class Matcher:
    def __str__(self):
        "Describe this matcher."""
    def match(self, something):
        """Determine if something is matched.
        :param something: Something to match.
        :return: None if something matched, or a Mismatch object otherwise.
        """
class Mismatch:
    def describe(self):
        """Describe a mismatch that has occured."""
This permits composition and inheritance within your matching code in a pretty clean way. Using == only permits this if you can simultaneously define an __eq__ for your objects that matches with arbitrarily sensitivity (e.g. you might not want to be examining the process_id value for a process a test ran, but do want to check other fields).
Now for fixture management. This one is pretty simple really: stop using setUp (and other similar on-TestCase methods). If you use them, you will end up with a hierarchy like this:
BaseTestCase1
 +TestCase1
 +TestCase2
 +BaseTestCase2
   +TestCase3
   +TestCase4
   +BaseTestCase3
     +TestCase5
     ...
That is, you’ll have a tree of base classes, and hanging off them actual test cases. Instead, write on your base TestCase a single glue method – e.g.
def useFixture(self, fixture):
      fixture.setUp()
      self.addCleanup(fixture.tearDown)
      return fixture
And then rather than having a setUp function which performs complex operations, define a ‘fixture’ – an object with a setUp and a tearDown method. Use this in tests that need that code::
def test_foo(self):
      server = self.useFixture(NewServerWithUsers())
      self.assertThat(server, HasUser('fred'))
Note that there are some things around that offer this sort of convention already: thats all it is – convention. Pick one, and run with it. But please don’t use setUp; it was a conflated idea in the first place and is a concrete problem. Something like testresources or testscenarios may fit your needs – if it does, great! However they are not the last word – they aren’t convenient enough to replace just calling a simple helper like I’ve presented here.
To conclude, the short story is:
  • use assertThat and have a seperate hierarchy of composable matchers
  • use or create a fixture/resouce framework rather than setUp/tearDown
  • any old TestCase that has the outcomes you want should do at this point (but I love testtools).
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19 Responses to “Maintainable pyunit test suites”

  1. 1 Screwtape

    As one who has written a large pyunit (well, Twisted Trial) test suite for one of $EMPLOYER’s products, I’m a little bemused. Maybe my test suite (which has four or five hundred tests and takes ten minutes to run) is still small enough that I just haven’t run into the problems your suggestions are trying to solve, but I’m honestly not sure what those problems are.

    You say “The second problem is in pyunit. It is that the contract of assertEqual and assertAlmostEqual are different: you cannot substitute one in where the other was expected” — well, yes. They have different names and different behaviours, I wouldn’t expect to be able to replace assertAlmostEqual with assertEqual any more than I would assertTrue or assertRaises.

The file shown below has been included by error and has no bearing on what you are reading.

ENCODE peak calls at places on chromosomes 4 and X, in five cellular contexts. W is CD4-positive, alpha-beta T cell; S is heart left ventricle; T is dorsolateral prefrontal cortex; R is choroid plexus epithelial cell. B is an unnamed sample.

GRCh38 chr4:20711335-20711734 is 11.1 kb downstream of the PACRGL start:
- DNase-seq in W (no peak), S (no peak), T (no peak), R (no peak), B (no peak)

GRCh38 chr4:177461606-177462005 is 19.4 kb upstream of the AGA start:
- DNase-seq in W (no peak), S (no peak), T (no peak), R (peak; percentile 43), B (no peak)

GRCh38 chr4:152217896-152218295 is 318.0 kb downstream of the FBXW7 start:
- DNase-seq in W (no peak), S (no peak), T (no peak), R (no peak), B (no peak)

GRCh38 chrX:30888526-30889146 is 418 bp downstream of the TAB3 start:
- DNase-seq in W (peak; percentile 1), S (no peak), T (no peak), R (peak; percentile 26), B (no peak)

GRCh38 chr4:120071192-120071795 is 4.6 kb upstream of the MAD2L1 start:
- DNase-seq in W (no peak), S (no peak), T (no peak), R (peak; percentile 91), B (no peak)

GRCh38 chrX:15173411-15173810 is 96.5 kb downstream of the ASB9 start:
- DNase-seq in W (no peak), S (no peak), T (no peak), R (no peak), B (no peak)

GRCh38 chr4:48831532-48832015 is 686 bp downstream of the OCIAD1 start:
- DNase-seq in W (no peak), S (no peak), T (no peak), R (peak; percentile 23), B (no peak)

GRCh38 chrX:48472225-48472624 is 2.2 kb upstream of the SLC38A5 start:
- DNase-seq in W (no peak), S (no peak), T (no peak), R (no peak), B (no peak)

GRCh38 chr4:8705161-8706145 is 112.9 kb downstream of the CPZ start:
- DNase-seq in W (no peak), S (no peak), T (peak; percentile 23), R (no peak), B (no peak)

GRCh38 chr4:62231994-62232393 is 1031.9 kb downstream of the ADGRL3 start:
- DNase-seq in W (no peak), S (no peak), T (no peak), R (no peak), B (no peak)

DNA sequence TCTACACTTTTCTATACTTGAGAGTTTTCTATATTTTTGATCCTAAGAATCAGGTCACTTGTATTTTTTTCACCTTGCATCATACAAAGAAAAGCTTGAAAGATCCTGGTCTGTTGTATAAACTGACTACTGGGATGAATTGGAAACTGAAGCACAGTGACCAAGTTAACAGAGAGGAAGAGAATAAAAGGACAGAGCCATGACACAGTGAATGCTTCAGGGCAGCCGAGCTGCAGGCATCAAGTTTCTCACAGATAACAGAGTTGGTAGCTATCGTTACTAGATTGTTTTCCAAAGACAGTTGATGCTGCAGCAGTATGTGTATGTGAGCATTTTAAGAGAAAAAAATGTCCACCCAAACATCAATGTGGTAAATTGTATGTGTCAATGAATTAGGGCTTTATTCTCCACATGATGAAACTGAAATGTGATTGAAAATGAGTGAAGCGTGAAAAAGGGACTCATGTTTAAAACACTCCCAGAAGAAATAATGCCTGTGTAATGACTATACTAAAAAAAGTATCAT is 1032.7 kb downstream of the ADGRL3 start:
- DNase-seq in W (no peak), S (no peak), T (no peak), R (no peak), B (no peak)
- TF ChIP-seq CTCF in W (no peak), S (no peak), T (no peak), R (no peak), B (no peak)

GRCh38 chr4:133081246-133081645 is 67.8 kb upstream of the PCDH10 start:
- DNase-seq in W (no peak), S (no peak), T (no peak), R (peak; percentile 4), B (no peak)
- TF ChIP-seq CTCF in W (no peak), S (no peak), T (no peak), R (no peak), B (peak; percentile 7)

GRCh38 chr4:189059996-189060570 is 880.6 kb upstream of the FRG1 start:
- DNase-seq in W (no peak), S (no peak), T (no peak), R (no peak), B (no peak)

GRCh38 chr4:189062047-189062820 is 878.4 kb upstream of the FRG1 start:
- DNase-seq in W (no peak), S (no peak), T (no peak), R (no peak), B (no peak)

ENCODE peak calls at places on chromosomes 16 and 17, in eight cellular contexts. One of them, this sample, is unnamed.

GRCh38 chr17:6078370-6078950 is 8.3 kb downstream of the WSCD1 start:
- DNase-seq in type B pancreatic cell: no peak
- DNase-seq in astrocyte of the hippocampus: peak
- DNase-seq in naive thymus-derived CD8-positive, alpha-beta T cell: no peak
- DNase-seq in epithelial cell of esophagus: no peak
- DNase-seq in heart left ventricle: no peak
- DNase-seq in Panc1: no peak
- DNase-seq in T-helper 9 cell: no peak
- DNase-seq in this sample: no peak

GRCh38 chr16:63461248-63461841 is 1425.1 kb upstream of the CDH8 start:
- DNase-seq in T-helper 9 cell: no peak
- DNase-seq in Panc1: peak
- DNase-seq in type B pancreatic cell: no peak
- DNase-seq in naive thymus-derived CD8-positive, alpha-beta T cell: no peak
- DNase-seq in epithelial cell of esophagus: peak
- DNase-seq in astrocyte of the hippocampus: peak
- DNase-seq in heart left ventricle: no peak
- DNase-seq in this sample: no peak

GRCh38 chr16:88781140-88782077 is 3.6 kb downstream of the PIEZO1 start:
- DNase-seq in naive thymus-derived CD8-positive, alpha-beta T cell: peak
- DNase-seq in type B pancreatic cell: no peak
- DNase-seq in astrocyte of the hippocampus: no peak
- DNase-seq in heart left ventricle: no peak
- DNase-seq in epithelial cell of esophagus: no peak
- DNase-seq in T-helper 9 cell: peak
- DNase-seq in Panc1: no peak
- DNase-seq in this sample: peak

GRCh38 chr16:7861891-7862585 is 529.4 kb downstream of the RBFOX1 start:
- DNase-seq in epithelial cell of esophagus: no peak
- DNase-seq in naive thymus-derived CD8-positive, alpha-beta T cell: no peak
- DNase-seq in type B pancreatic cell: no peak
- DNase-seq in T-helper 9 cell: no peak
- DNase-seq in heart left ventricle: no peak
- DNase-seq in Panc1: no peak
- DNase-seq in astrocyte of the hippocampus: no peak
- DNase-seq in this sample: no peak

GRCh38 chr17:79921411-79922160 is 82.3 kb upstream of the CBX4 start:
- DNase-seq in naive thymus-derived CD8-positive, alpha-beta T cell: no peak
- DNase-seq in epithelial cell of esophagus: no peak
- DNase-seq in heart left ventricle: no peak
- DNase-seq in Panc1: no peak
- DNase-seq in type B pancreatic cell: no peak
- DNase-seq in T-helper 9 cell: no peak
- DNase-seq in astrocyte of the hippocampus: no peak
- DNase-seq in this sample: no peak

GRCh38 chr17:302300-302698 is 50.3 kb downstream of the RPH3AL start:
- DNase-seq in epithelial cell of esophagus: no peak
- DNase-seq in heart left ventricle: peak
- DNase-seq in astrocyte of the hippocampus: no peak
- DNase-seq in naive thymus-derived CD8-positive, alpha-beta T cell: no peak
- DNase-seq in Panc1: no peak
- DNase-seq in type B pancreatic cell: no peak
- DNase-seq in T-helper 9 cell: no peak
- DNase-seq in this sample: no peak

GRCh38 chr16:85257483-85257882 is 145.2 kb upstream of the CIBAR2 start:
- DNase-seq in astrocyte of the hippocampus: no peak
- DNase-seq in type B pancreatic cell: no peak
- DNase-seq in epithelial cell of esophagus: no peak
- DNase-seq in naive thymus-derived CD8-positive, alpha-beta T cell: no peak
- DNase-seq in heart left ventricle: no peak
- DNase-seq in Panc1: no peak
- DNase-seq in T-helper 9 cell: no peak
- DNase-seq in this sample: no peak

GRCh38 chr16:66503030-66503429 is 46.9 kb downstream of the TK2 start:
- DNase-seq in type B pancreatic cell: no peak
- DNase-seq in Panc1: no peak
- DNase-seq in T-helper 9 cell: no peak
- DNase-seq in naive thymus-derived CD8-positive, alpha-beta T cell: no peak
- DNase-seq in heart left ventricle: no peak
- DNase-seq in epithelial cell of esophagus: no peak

This “assertThat(x, HasFoo(y))” syntax… I guess that’s a solution to the near-ridiculous number of assert* (and assertNot* and failUnless* and failIf*) methods every TestCase must bear. That sounds like a good idea, but I’d be hesitant to use it in a codebase already filled with custom assert* methods, just for consistency reasons.

    You also say “That is, you’ll have a tree of base classes, and hanging off them actual test cases” as though I ought to be horrified. Isn’t that just proper code-reuse, moving common code into a base class? Are you claiming that with an extended hierarchy it will become difficult to figure out which base a given TestCase ought to inherit from? Is it really a net win to add half a dozen self.useFixture() calls to the beginning of each test in a TestCase, instead of just putting the common setup code in setUp where it’s meant to be?

    I’m not trying to troll; you have some genuinely interesting new testing ideas here that I haven’t heard of before, but if I’m going to use these techniques on any codebase large enough to matter, I have to be able to explain the benefits to my cow-orkers.

  2. 2 rbtcollins

    So, about 500 tests in 10 minutes or ~1.2 seconds per test. As a comparison, bzr has about 20000 tests which take up to 60 minutes, or 0.18 seconds per test – and we feel that this is slow!

    So I’d say that your test suite is still pretty small, and even so it sounds slow – it would be interesting to analyse where the time is going.

    The assert signature stuff – compare ‘assertListEqual’ – if you have a list of floats you then need assertListAlmostEqual, or to pass in an assertion to (say) assertListTest(self, expected, actual, assertion=self.assertEqual) – and assertAlmostEqual can’t be passed in like that – you need to use a partial function application to get an assertion to be passed in. With a matching approach, you have a single SequenceMatcher and do
    assertThat(actual, SequenceMatcher(map(AlmostEqual, [0.12, 1.23])))

    Yes, you may want to be cautious about introducing a change; on the other hand, I wouldn’t say ‘no changes possible’ – do an experiment, decide if you like it, and if you do change your style and migrate as time goes by.

    The point about the hierarchy that forms is that subclassing is (generally) a single-shot event, so over time more and more things migrate up to the top – it becomes unweildy. I’m proposing a *single* useFixture call in a test, not multiple calls.

    HTH, I don’t think you’re trolling; this is my first attempt to really communicate how these things interact, and I appreciate the questions you’re asking: they help me highlight what things I need to pay more attention to.

  3. Obligatory nitpickery: the doctest protocol uses repr(), not str(), and the 3-significant-digits example needs a “print” in front of the string expression.